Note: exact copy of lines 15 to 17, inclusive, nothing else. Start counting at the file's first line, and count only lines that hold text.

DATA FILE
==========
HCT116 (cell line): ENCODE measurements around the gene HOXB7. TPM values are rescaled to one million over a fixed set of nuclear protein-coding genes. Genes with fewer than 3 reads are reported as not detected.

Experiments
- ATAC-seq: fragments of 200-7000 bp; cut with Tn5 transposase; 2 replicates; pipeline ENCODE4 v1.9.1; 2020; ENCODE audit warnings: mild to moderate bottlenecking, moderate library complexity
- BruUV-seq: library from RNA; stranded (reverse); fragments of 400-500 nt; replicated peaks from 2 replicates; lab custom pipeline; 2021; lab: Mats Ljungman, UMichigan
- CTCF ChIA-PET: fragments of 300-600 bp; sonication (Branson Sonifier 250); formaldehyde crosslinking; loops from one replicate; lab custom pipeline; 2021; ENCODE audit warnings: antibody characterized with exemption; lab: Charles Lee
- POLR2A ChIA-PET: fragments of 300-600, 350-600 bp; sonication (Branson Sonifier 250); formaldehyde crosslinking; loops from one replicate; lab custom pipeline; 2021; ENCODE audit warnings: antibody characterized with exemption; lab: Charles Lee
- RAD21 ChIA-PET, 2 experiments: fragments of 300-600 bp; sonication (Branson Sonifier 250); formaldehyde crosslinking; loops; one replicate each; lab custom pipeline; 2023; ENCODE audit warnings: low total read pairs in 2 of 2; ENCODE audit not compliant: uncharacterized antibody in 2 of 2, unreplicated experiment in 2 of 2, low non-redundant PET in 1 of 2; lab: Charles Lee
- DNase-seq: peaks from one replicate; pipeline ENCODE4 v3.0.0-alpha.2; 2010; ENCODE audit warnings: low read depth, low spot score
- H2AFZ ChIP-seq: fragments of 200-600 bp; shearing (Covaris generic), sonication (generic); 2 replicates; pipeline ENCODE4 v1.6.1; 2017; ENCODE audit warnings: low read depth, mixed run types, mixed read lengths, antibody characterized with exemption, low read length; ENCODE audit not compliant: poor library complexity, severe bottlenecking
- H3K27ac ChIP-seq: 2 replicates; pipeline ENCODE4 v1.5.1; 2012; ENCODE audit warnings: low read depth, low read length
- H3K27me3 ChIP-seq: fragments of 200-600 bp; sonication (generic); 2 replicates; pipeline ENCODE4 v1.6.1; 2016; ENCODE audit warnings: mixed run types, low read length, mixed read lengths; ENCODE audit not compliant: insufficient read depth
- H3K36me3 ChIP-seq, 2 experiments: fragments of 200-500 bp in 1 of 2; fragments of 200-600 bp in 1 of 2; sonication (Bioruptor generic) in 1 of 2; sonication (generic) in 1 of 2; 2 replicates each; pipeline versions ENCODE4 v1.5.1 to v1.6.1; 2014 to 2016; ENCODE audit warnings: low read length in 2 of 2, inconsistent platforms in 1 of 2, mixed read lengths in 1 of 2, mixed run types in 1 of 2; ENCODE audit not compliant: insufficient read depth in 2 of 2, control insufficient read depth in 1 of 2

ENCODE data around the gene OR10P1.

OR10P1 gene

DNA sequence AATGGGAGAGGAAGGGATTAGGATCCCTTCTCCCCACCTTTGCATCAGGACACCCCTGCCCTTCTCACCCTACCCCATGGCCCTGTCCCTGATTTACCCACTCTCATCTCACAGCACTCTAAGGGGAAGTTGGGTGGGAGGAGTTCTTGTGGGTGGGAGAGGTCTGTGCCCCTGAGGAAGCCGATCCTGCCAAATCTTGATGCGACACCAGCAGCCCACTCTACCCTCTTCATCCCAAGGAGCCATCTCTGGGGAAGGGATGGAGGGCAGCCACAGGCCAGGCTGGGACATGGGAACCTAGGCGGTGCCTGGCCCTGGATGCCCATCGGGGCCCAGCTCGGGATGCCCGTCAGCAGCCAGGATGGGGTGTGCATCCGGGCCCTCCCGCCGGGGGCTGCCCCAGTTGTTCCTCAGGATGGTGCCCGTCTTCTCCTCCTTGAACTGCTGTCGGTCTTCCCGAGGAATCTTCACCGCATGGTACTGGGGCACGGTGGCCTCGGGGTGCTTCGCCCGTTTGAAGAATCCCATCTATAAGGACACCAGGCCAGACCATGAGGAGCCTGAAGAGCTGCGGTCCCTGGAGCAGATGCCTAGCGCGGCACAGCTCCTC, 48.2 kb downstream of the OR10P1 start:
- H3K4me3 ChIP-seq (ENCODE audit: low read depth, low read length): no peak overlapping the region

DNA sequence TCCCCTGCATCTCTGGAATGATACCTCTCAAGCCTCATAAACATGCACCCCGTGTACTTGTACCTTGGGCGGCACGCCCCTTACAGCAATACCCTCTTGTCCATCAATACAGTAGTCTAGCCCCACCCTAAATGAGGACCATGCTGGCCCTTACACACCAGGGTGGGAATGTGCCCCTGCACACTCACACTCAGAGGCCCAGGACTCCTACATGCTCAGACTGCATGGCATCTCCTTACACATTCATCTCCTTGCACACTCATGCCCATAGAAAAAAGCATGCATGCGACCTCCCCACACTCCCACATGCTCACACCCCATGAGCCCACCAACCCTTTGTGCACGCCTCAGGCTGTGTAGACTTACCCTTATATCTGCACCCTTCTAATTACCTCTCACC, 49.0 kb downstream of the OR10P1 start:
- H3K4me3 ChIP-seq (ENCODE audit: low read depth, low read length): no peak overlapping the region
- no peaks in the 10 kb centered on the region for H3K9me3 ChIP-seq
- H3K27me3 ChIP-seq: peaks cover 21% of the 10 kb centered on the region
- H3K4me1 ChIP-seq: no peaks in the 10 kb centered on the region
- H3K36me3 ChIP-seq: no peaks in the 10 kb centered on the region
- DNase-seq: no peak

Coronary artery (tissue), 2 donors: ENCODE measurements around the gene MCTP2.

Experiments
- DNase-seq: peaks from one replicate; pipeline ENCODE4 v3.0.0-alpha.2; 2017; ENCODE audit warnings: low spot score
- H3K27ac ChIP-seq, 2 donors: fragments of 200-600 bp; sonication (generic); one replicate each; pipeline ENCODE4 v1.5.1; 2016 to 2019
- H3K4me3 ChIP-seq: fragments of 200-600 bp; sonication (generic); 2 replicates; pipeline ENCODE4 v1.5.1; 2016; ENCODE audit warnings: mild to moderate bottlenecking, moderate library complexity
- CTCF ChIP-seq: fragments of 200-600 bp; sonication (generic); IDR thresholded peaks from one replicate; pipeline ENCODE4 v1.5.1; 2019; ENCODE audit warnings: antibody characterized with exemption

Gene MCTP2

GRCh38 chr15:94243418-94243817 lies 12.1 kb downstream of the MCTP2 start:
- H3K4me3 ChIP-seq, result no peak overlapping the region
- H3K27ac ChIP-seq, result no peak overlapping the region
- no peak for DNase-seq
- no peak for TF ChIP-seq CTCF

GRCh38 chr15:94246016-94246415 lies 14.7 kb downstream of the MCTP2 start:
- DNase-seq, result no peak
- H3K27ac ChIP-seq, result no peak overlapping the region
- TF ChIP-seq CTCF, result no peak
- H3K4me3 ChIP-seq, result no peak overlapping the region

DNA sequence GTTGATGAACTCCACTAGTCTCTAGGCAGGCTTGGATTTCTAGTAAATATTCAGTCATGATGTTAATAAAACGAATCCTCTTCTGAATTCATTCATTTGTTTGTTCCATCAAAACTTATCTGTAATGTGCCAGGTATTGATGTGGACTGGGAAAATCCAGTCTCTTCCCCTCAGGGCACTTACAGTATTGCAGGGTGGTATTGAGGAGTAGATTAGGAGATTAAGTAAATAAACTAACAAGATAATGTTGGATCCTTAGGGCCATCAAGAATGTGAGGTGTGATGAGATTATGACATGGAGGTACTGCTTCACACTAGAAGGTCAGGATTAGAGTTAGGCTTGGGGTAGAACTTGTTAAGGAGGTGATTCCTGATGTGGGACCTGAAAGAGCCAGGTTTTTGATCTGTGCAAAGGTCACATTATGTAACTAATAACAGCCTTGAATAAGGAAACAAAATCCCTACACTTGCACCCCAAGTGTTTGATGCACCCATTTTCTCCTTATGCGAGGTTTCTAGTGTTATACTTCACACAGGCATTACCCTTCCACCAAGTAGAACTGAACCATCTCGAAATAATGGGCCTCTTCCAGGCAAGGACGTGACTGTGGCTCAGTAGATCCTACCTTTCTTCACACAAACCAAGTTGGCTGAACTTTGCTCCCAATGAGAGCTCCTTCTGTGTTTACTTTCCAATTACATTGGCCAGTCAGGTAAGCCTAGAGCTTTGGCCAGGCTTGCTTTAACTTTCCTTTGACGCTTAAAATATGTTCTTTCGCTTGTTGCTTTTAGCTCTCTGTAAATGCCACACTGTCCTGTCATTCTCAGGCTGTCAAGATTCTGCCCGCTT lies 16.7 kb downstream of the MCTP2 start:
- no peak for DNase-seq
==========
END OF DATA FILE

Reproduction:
DNA sequence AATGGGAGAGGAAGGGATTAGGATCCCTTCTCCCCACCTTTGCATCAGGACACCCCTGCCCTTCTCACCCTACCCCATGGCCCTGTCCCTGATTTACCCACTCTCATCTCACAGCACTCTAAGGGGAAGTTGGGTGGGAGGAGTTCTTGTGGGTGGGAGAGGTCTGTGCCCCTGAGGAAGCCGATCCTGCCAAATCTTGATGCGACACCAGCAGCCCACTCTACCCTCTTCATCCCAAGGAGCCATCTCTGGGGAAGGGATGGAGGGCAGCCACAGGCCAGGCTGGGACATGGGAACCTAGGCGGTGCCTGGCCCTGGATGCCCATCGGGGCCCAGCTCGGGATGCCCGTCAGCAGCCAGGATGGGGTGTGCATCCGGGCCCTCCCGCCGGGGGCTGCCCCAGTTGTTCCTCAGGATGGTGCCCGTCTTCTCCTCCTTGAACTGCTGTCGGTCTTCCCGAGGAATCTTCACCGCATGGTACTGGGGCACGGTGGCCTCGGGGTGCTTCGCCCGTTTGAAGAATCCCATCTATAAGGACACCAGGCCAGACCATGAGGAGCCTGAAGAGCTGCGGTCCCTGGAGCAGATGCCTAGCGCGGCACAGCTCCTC, 48.2 kb downstream of the OR10P1 start:
- H3K4me3 ChIP-seq (ENCODE audit: low read depth, low read length): no peak overlapping the region

DNA sequence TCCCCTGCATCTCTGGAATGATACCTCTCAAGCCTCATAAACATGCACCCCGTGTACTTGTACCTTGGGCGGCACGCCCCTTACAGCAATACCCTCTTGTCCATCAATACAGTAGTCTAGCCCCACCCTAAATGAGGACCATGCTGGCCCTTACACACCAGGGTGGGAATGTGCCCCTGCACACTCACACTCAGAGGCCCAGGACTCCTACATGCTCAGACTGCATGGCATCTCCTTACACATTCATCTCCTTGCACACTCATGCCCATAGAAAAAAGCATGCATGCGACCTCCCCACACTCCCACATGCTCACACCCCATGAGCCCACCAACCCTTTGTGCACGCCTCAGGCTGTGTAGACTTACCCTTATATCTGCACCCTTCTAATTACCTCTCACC, 49.0 kb downstream of the OR10P1 start: